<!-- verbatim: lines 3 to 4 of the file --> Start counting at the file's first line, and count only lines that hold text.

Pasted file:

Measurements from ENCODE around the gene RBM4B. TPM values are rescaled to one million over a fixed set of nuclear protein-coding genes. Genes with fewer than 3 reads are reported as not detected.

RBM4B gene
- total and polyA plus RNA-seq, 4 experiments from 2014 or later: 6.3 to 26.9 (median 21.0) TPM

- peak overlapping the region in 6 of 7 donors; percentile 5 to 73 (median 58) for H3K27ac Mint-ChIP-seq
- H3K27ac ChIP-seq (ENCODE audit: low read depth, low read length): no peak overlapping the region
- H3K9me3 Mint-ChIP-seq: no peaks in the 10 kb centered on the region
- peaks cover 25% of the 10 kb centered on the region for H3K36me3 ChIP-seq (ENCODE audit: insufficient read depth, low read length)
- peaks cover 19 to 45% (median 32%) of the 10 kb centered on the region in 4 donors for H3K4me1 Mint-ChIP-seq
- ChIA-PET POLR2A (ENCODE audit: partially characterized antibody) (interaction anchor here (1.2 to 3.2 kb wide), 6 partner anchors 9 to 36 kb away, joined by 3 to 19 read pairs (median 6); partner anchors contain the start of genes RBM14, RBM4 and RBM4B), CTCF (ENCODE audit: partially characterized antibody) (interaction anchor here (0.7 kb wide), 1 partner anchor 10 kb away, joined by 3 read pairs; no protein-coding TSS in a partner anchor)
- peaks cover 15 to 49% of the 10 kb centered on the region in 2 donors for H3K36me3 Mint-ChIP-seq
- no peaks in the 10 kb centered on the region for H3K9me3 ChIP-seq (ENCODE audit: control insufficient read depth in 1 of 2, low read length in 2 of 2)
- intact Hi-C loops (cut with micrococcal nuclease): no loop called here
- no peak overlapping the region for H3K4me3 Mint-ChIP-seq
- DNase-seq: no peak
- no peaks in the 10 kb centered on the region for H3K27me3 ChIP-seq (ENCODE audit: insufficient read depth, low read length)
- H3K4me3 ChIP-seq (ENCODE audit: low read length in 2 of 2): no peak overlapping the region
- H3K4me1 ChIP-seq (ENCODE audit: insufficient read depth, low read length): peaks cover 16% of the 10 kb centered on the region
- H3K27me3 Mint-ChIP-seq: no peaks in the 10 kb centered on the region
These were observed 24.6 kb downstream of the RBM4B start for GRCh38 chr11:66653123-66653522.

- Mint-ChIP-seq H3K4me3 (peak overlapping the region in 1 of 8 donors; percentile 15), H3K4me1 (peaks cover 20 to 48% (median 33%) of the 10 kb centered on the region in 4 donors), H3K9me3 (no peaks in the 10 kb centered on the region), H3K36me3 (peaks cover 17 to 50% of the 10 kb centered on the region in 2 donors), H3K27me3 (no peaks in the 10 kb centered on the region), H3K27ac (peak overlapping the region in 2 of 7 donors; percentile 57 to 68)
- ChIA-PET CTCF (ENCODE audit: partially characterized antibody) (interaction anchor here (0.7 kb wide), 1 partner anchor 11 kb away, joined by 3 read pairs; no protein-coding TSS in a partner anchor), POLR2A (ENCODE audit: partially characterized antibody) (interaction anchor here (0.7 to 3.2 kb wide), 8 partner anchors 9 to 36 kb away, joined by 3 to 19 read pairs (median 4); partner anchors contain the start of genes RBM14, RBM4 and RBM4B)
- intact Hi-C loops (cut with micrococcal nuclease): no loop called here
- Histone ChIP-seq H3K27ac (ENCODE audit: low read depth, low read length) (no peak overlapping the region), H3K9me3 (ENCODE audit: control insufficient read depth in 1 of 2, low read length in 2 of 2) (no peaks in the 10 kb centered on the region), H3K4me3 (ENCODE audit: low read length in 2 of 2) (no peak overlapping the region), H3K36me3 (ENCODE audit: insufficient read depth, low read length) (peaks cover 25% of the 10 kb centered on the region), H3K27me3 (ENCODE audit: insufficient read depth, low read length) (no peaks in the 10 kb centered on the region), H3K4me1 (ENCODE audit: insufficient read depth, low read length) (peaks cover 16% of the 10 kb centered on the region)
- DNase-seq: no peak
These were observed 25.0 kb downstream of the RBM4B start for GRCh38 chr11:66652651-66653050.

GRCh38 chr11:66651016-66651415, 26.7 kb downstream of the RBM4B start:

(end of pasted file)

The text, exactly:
- total and polyA plus RNA-seq, 4 experiments from 2014 or later: 6.3 to 26.9 (median 21.0) TPM

- peak overlapping the region in 6 of 7 donors; percentile 5 to 73 (median 58) for H3K27ac Mint-ChIP-seq